September 25, 2019 | By Amanda Sieradzki
Multi-Sensory Art Experiences
at the Morean Arts Center & Chihuly Collection
Touch Tour – Ongoing Through October 20
Chihuly Collection Morean Arts Center
Details here Details here
Most art museum attendants flinch at the sight of a patron massaging a glass-blown chandelier or prodding an oil-slick canvas. However, the Morean Arts Center is bucking those taboos and honing in on their mission to provide accessible community spaces.
While a touch tour debuts at the Chihuly Collection, the Morean Arts Center is exhibiting You Can Feel What We See, which features the works of visually impaired students across Pinellas County Schools.
“Museums and art institutions are stewards of the community and it behooves us to have approachable and accessible opportunities for a diverse amount of communities,” says Andy Schlauch, Executive Director of the Chihuly Collection. “When you’re dealing with the visual arts, you have this whole community who feels it is not for them because they are low-sight or blind — so the onus is on us to figure out how to make an art museum experience meaningful.”
Schlauch and Director of Photography Beth Reynolds have created a touch tour at the Chihuly Collection for patrons with low vision or vision impairment. Connecting to Chihuly’s work in this way appears a perfect fit, as the famous glassblower is also visually impaired. Patrons may request this accommodation by visiting the Chihuly Collection’s group tours page.
On the tour, guides give patrons spatial awareness by describing the wood and metal gallery walls and the high contrast between glowing glass sculptures and dimly lit rooms. A cart rolls along with a glass assortment from the collection’s hot shop. The ridges and grooves of each piece reflect the seashells and beach fauna that inspired Chihuly during his Florida residency. While textural references give patrons a feel for the works, descriptions that range from marshy wetlands to planetary orbs all paint a verbal landscape.
“If I were to lose my sight, I wouldn’t want to lose my enjoyment of art,” says Reynolds. “I want to make sure no one else loses that enjoyment. As a community arts center it is our mission to connect people with art no matter what.”
Across the street from Chihuly, Amanda Cooper, Curator of Exhibitions at the Morean Arts Center, partnered with Kelly Hendrickson, Vision Coordinator for Pinellas County Schools, to further that mission. Together, they curated 70 works by visually impaired students, which will be on display through October 20.
Much like the Chihuly touch tour, visitors are encouraged to reach out and feel the students’ art as a means of understanding their world.
Dylan Giddens and Jon Lempfert’s dog Buddy is outlined in red puffy paint and concocted with pepper, cinnamon and a dash of chili powder. These rough spices transform the visual image into an olfactory and tactile smorgasbord.
Forest Lakes Elementary student, Nick Barber, used raised dots of paint to create a soundboard. Running a hand over the paper with closed eyes gives the sensation of perfectly rendered buttons and levers as if the actual object were present.
Hendrickson worked as a resource teacher at Forest Lakes Elementary for many years before stepping into her current role, which supports the educational experiences of 200 visually impaired Pinellas County students. She assists teachers in finding creative adaptions and alternative formats for lesson plans. When it comes to art classes, the possibilities are as expansive as a child’s imagination.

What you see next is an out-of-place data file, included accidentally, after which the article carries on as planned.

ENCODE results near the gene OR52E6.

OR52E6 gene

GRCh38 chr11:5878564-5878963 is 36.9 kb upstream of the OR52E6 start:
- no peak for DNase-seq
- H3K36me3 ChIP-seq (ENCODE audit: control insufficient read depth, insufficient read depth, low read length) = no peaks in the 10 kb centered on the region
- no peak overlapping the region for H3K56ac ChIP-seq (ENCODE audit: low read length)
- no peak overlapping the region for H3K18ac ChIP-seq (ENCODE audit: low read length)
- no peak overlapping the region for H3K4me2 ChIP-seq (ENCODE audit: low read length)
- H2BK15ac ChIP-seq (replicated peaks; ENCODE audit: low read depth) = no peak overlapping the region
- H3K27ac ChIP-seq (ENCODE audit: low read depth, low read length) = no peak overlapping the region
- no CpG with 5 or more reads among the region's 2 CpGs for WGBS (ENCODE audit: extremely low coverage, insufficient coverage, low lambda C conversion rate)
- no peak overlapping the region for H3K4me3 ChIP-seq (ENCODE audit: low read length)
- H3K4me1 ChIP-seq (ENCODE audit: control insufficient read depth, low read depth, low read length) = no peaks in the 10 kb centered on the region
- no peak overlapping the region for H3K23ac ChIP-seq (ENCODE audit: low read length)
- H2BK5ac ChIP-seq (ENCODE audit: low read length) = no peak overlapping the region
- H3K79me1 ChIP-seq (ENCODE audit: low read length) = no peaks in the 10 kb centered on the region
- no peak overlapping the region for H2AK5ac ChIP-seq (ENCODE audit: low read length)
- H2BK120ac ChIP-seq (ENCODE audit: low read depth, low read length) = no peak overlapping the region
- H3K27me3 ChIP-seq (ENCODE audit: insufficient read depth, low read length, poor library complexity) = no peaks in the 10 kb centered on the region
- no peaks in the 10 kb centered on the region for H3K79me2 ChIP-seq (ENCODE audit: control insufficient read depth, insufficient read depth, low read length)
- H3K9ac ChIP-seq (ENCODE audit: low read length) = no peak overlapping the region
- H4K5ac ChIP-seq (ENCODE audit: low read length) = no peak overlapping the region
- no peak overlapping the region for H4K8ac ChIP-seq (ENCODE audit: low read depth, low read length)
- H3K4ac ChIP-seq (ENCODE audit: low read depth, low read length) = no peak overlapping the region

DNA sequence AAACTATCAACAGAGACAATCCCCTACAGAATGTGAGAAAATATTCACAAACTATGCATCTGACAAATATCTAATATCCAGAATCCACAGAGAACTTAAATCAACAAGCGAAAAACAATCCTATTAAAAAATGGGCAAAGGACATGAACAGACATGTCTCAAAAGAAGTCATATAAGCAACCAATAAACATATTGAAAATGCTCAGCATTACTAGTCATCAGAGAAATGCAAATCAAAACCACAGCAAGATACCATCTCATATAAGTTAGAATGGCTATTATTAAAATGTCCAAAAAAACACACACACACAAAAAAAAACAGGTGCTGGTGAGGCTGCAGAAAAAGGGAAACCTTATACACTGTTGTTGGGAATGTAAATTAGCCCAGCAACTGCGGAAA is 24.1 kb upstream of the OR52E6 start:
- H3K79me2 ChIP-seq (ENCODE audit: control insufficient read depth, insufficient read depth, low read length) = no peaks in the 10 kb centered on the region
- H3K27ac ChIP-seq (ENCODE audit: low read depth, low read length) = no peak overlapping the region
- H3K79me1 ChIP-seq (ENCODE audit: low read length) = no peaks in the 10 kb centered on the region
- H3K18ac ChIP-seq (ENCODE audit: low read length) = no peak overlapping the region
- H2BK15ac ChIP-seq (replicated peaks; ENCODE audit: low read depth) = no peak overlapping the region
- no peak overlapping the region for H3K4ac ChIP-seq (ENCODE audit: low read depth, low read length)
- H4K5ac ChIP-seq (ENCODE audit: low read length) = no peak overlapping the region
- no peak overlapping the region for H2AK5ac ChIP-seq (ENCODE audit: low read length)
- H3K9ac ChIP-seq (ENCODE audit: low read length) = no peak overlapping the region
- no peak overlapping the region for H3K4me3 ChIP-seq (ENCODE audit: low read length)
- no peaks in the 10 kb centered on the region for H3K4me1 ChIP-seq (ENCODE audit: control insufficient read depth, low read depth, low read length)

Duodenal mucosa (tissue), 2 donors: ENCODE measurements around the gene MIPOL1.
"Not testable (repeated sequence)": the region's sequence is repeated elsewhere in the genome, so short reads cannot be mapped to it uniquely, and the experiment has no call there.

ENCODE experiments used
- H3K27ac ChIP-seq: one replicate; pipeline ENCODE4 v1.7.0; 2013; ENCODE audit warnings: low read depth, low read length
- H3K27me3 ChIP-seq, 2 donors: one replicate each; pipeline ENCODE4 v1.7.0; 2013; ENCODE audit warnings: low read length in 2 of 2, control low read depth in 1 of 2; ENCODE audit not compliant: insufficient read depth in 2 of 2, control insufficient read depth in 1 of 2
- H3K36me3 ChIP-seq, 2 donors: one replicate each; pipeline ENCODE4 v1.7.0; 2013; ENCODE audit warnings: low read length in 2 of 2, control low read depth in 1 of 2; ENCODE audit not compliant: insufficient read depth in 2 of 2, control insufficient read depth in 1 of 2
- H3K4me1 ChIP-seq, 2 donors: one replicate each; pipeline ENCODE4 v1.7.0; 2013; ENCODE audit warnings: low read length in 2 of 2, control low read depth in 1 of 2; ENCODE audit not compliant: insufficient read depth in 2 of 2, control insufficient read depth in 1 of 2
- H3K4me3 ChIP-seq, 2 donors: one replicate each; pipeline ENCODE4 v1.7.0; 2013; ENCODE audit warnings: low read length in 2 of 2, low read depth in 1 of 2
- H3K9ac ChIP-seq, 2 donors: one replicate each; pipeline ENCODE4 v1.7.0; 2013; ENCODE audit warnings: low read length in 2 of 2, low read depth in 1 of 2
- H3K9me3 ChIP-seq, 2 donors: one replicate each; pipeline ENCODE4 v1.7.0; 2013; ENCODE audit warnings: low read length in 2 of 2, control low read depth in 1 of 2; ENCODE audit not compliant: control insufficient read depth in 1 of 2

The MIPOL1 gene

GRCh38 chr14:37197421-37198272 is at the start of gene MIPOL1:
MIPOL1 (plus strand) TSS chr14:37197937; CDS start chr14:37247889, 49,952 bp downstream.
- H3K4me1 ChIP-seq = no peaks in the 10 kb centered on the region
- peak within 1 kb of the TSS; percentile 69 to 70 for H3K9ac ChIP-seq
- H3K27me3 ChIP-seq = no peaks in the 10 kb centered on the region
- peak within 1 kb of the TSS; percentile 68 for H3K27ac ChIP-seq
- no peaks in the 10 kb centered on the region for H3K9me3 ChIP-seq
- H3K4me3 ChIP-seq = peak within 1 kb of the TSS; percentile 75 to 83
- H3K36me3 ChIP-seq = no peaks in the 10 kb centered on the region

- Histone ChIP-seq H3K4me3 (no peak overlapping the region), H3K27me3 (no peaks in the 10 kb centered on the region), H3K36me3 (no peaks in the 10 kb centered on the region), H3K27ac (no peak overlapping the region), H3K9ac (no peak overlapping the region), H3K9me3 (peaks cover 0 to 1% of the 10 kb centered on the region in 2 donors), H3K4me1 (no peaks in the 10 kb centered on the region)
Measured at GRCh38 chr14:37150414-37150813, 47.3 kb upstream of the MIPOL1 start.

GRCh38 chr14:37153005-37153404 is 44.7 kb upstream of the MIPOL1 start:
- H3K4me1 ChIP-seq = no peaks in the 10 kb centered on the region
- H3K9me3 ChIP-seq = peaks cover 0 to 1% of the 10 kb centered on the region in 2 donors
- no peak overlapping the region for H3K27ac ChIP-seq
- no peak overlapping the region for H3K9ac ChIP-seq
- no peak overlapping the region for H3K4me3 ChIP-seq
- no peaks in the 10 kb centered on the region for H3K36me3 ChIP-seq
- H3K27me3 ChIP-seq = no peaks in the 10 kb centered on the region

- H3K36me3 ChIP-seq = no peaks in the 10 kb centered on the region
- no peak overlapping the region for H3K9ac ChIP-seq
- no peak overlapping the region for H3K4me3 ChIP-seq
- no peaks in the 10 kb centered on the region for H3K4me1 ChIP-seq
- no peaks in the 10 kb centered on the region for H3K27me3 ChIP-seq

“If a visually impaired student is making a face, the eyes might not be in the right place,” describes Hendrickson. “We don’t want assistants or friends moving their eyes, we want it to be their piece of artwork. They should be proud of what they make so where their eyes go, they go.”
Fluorescent braille beads, furry pipe cleaners, Popsicle sticks and cupcake liners are only a handful of the tools students have at their disposal, each providing another dimension. Hendrickson says Wickie sticks are a popular item the county includes in toolkits for teachers given their malleable nature and three-dimensionality.
When it comes to teaching artistic concepts, Hendrickson notes that teachers might equate the contrast of light and dark with feeling the sun and shadows outside. Students with low vision tend to gravitate towards brighter colors, while others who see the world in grayscale find textured papers satisfying. Exploring objects like clay and rice in the classroom build the necessary tactile skills to learn Braille and navigate the world.
Cooper feels pure joy from each work in the exhibit. She sees it as an opportunity to raise awareness about a community who has just as much of a right to make and exhibit their art as their sighted counterparts. Cooper says that other places that are interested in bringing this kind of exhibit to their county should reach out to local arts venues and collaborate.
“There’s nothing like seeing your art in a professional gallery, whether you’re five or 105,” says Cooper. “You never know with kids if that could be their jumping point into a career in the arts.”
Hendrickson adds that more awareness will not only enhance visitors’ lives, but students’ as well.
“A lot of people aren’t aware of how many visually impaired students we have,” says Hendrickson. “They all read Braille or use large print or assistive technology and they are doing everything their peers are doing right next to them.”
You Can Feel What We See
is On Display through October 20
at the Morean Arts Center
A Touch Tour
is now available at the